Obatzda! And Cheap Bubbly. Berlin, Germany.
Also known as German Beer Cheese or Gerupfter (in the Franconian region), it gets its name from Obatzter, which, when translated in the Bavarian dialect means mixed or pressed. It’s Bavarian biergarten fare. Quite interesting. Apparently it was useful for using up ripe cheese that had been ripe a bit too long. Makes sense to me – strong salty nibbles increase beer sales. Another theory is that expensive cheese was made to go further with presumably cheap butter. I guess butter comes cheap in Bavaria. Or Munich. Will have to check out a grocery store to verify.
Ingredient-wise, the three constants I found were really ripe camembert cheese, butter, and beer. I suspect person pulling the pints would have used the last dregs of the keg. Minced onion, salt and pepper, and lots of paprika showed up in almost all the recipes. Most added a bit of cumin, some smoothed with cream cheese, and some insisted smoked paprika over sweet, spicy things, or caraway seeds. Many garnished with scallions. After reading various recipes, I concluded that the hotel restaurant version I’d enjoyed was rather bland. I suppose that’s to be expected in a place of many palates.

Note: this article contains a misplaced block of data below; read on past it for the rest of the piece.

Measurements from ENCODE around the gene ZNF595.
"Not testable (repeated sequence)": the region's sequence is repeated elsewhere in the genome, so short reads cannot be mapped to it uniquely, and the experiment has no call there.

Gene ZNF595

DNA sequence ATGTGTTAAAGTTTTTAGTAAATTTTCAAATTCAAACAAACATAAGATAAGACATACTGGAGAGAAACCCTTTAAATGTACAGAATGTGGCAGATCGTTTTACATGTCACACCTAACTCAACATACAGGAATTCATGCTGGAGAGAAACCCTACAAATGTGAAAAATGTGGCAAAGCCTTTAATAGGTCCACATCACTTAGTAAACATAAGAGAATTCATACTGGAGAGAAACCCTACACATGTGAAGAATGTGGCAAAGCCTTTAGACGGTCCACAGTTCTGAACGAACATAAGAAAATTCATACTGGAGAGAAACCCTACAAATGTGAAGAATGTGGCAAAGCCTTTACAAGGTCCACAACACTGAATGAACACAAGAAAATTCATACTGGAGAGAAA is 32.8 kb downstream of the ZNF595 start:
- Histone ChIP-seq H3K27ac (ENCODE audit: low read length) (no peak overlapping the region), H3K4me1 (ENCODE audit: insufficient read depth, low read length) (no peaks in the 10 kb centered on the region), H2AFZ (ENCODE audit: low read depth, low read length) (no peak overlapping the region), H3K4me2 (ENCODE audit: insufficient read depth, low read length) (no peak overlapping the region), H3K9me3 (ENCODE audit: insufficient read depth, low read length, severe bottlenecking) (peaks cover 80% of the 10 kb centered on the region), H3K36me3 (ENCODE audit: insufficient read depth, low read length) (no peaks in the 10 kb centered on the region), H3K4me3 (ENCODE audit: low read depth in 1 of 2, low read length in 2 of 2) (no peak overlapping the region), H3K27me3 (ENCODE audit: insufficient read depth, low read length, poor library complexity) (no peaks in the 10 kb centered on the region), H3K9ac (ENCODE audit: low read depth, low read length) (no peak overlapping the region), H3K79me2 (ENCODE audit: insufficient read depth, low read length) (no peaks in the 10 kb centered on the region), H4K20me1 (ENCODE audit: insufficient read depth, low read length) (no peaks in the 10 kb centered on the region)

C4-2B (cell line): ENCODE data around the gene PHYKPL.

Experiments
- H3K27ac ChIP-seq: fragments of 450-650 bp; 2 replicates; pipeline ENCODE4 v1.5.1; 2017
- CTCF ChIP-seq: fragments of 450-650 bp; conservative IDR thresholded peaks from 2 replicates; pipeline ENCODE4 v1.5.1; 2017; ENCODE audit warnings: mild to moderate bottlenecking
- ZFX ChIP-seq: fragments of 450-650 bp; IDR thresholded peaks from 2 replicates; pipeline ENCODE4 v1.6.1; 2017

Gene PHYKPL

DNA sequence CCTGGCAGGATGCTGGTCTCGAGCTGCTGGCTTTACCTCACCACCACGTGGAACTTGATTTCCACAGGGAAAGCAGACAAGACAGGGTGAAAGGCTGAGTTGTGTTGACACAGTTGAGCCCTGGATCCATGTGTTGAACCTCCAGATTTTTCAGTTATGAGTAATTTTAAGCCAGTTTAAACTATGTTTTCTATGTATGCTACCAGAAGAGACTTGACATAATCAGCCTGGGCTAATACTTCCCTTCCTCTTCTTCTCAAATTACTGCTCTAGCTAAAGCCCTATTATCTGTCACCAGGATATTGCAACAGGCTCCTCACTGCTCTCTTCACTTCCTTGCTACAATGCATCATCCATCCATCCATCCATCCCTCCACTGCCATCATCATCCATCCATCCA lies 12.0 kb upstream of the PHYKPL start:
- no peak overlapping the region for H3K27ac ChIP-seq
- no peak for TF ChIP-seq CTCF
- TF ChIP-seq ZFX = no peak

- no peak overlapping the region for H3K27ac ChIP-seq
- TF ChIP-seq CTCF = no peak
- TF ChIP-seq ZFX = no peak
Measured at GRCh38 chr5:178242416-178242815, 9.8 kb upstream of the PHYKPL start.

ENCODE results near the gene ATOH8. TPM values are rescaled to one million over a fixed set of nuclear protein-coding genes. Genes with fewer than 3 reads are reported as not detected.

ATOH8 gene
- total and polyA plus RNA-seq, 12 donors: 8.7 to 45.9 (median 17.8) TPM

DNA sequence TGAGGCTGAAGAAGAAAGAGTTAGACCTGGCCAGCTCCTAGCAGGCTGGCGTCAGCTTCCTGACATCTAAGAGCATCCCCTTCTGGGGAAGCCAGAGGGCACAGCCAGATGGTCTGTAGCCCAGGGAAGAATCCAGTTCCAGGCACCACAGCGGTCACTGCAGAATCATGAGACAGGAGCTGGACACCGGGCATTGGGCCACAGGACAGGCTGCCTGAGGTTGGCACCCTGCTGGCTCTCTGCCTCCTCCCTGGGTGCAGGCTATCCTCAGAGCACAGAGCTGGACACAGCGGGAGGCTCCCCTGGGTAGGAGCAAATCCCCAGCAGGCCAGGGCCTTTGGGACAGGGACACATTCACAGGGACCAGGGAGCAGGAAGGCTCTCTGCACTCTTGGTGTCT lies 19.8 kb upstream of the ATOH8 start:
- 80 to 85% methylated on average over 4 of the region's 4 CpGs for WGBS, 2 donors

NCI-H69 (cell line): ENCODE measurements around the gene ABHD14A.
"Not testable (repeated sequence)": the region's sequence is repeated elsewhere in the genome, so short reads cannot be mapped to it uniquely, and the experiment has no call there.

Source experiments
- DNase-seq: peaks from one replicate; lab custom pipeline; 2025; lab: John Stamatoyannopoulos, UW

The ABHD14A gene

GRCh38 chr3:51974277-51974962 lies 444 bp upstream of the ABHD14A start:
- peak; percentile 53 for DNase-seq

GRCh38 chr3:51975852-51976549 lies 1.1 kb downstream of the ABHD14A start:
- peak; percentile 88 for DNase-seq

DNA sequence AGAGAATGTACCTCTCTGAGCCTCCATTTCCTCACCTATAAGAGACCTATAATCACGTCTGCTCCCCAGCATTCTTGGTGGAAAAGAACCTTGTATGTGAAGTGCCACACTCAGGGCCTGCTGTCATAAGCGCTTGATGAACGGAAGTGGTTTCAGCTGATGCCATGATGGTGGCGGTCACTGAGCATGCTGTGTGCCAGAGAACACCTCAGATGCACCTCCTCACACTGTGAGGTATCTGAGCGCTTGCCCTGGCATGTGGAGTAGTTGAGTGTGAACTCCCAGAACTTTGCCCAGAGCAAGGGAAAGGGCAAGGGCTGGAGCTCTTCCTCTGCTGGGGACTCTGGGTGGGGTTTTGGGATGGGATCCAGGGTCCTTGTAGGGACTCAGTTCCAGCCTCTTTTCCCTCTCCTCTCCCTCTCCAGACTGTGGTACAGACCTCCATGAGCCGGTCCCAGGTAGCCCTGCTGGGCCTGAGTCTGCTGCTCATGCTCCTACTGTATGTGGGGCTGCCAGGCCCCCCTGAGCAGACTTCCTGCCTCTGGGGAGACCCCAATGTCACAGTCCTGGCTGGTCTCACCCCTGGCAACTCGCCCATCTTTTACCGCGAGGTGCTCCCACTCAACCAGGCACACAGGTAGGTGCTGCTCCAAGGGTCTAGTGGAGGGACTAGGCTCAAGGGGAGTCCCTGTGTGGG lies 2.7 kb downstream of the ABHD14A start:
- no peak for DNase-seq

Now I’ve got a variety of recipes to try out when I’m home. I anticipate more pungency. Bit of a quandary though – Dave doesn’t like the smell of strong cheese. And do I really want to do that to my campus neighbors? Possibly if I share?
The pretzel was yum. Perfect texture and tasted freshly baked. I think they used a touch of rye flour in the mix.
Sekt Extra Trocken – extra dry bubbly wine, came in a bottle labeled with the hotel brand. That’d often be a bad sign at home. But hey, I’m in Europe. Even the cheap wine isn’t half bad.
And really, lovely nibbles to see in the New Year. Here’s to 2022, y’all!